Arthur Darren Dunham (email@example.com) writes:
Unix does not change the time during DST changes. Unix keeps track of
UCT (Zulu time, GMT) and applies an offset for your timezone. Your
timezone changes dunring DST, not the unix clock.
Depending on the circumstances, xntp can make both forward and backward
adjustments and can make large ones if it feels it is warranted.
catey (firstname.lastname@example.org) writes:
I've had xntpd running on my SunOS 4.1.3_U1 Oracle server for about a month.
At first all my clocks were off by 20 seconds (too fast) and were corectly
set back by xntp, without disrupting my database.
James Howard (James.A.Howard@nmb.norwest.com) writes:
Here at Norwest, we use nistime, to sync to the atomic clock, and then
rdate all our machines internally to the timehost. We have been doing this
for well over a year now without any problems. We use mostly Sybase
but have some others as well.
twhite (email@example.com) writes:
remeber - when times are changed is typically 2 a.m.
your best bet is to stop processes (cronjobs oracle ??whatever)
until after the time change and then kick them off..
I also found some information on the Progress Web site
The time stamps are obtained from the current value of the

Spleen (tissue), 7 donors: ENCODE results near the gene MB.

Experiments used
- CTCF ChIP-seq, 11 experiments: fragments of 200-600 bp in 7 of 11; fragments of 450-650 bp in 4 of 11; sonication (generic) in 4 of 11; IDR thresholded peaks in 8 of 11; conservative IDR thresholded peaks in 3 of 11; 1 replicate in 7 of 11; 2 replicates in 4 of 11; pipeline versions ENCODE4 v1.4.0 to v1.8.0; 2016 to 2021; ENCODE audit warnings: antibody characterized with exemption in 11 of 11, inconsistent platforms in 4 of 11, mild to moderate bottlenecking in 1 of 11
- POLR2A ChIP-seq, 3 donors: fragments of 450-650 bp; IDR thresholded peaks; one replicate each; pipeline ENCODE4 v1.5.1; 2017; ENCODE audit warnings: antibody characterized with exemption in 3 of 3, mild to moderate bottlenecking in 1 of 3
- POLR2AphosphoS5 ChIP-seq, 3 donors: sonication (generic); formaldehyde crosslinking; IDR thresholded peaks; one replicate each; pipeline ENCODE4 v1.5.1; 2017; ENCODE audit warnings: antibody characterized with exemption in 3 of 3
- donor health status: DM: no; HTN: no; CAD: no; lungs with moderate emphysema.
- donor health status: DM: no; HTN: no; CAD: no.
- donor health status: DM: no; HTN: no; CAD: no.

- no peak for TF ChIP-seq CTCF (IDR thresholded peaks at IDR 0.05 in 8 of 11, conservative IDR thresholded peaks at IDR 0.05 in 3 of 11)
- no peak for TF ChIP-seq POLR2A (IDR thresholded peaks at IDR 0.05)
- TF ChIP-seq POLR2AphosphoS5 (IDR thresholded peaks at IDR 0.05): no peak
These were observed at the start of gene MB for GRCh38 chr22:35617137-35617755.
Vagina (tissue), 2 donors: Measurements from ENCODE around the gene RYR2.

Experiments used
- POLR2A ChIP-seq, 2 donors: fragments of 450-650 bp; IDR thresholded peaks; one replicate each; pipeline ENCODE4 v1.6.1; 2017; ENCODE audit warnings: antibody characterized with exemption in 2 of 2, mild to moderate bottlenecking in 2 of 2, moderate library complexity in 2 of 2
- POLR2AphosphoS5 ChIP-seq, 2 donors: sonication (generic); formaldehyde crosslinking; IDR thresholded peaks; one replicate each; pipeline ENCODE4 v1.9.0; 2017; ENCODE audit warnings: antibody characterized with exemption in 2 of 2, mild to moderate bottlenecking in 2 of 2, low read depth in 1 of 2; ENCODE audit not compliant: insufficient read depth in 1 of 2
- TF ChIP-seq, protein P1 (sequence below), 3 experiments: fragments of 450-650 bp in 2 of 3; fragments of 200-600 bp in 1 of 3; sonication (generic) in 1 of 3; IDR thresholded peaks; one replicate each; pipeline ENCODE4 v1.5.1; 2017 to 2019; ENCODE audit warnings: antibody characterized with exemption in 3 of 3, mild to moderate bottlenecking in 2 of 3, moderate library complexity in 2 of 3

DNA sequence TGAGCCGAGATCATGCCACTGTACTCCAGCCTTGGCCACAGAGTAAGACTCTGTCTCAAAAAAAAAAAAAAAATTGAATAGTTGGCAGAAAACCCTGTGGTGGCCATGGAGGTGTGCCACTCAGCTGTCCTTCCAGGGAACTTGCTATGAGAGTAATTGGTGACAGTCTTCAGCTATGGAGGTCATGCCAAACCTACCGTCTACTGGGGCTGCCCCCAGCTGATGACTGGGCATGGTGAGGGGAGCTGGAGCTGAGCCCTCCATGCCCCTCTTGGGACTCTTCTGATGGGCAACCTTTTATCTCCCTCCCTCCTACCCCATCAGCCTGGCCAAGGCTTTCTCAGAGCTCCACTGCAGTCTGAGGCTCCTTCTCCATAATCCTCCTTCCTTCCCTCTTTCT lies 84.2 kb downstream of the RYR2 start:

system time. The database manager gets the current system
time by using the system call time(), which returns the
current time and date in the form of elapsed seconds from
the start of the Epoch (00:00:00, January 1, 1970), in
Universal Coordinated Time or UCT. This was formerly known
as Greenwich Mean Time.
Note that the time() function must return the correct time
in order for the two usages described above to operate
In all Unix systems, the system clock is supposed to be set
(and kept to) to UCT. Local time is established through the
use of the time-zone environment variable TZ. The system
automatically adjusts local time to take daylight savings
time into account without affecting the system time, which
is always in UCT. The Progress database manager does not
use local time for timestamps. It is thus unaffected by
changes in the value of local time.
However: not everyone operates their system in this manner.
Some people set the system clock to local time and make
manual adjustments for daylight saving time. This can cause
many programs, including Progress, to fail. Some other
examples of programs that might fail are cron, make, backup
utilities, etc. Any event that is associated with the time
and date may be handled incorrectly. Files may have
incorrect time stamps, e-mail may have the wrong date, etc.
The sections below describe how various releases of the
Progress database manager react when the system clock is
changed. Note that the clock may be changed for reasons
other than the change for daylight savings time. It does
not really matter what the reason is.
And an expert at the largest Oracle site in the world notes that the
databases pay attention to a System Change Number, not local time.
I don't have to be up at 2:00am. Really!
Thanks, everyone, for your replies.
Unix System Administrator
This archive was generated by hypermail 2.1.2 : Fri Sep 28 2001 - 23:11:14 CDT